Then arrived the voting issues episode of January 17, 2021, which brought up, either directly or by default, whether or not the vote as an institution is the best way to determine democratic outcomes. If you can't decide who's Captain of the ship, just rotate the job equally among the crew. No need for any summary here, since the model I suggested was read on the air at 26:10, but rather only to say that a constitutional amendment would be required, in a similar way to what advocates of abolition of corporate personhood suggest with regards to overcoming court precedent.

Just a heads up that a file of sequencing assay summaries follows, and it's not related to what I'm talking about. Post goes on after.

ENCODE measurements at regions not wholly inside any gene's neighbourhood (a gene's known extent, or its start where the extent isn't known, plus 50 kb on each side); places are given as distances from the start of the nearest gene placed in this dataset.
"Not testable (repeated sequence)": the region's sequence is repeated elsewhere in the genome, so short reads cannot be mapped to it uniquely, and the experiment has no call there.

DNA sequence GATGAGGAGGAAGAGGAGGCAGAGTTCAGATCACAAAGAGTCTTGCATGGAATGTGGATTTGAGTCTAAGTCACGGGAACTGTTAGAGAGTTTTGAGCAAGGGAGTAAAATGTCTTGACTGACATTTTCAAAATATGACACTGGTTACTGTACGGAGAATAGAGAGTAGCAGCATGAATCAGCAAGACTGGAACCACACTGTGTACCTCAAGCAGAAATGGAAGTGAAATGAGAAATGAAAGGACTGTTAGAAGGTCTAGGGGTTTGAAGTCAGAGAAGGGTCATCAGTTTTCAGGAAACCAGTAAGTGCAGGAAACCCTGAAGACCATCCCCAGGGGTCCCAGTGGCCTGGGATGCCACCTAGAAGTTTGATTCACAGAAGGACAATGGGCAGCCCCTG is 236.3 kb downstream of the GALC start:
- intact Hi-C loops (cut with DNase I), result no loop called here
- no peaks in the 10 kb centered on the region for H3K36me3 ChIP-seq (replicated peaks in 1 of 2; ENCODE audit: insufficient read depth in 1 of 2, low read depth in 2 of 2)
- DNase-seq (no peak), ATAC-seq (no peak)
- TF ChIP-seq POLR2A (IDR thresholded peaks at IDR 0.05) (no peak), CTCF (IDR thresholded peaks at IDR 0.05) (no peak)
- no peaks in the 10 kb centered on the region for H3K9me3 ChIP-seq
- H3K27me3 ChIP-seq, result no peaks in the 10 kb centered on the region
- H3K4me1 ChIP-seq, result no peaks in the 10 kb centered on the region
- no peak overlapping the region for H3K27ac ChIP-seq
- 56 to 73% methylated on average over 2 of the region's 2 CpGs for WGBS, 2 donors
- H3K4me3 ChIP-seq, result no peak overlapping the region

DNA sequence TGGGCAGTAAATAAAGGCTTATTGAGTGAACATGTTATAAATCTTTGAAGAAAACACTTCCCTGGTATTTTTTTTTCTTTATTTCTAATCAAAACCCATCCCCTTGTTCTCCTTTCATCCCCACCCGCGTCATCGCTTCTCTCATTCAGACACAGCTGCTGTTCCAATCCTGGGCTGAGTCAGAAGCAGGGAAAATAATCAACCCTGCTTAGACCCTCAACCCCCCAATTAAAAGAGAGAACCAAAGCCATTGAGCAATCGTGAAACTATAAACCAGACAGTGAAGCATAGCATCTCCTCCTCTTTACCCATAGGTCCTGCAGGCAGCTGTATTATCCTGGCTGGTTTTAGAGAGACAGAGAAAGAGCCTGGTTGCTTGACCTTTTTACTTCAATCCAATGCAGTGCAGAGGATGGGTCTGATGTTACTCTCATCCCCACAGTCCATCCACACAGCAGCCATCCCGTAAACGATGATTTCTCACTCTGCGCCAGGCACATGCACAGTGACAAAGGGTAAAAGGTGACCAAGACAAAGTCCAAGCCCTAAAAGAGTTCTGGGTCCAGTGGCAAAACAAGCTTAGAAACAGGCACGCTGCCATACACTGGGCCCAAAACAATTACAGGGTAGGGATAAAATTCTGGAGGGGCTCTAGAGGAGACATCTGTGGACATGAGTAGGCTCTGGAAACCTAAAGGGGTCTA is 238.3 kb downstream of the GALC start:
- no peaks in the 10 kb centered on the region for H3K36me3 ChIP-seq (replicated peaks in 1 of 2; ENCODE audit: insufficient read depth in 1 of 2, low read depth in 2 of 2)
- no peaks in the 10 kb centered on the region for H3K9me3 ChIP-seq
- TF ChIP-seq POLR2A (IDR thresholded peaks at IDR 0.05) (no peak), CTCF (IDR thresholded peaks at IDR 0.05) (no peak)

The program on misinformation and democracy which aired in May 2021 struck me as an especially pertinent topic for philosophy. I was however very skeptical about the idea that "alternative facts" could in time override the real ones. The reason for this is that real facts have a history. They're like events in the mind which have lost their memory but still have their history. Alternate facts are invented and therefore have no history. Now as the sum total of facts we're aware of can be called "the world", any change in the world must entail a change in the history of the facts of which it is composed. In my opinion, no collection of alternate facts could accomplish this. While the problem of alternate facticity then constitutes a genuine problem for philosophy, it poses by itself little threat to democratic institutions.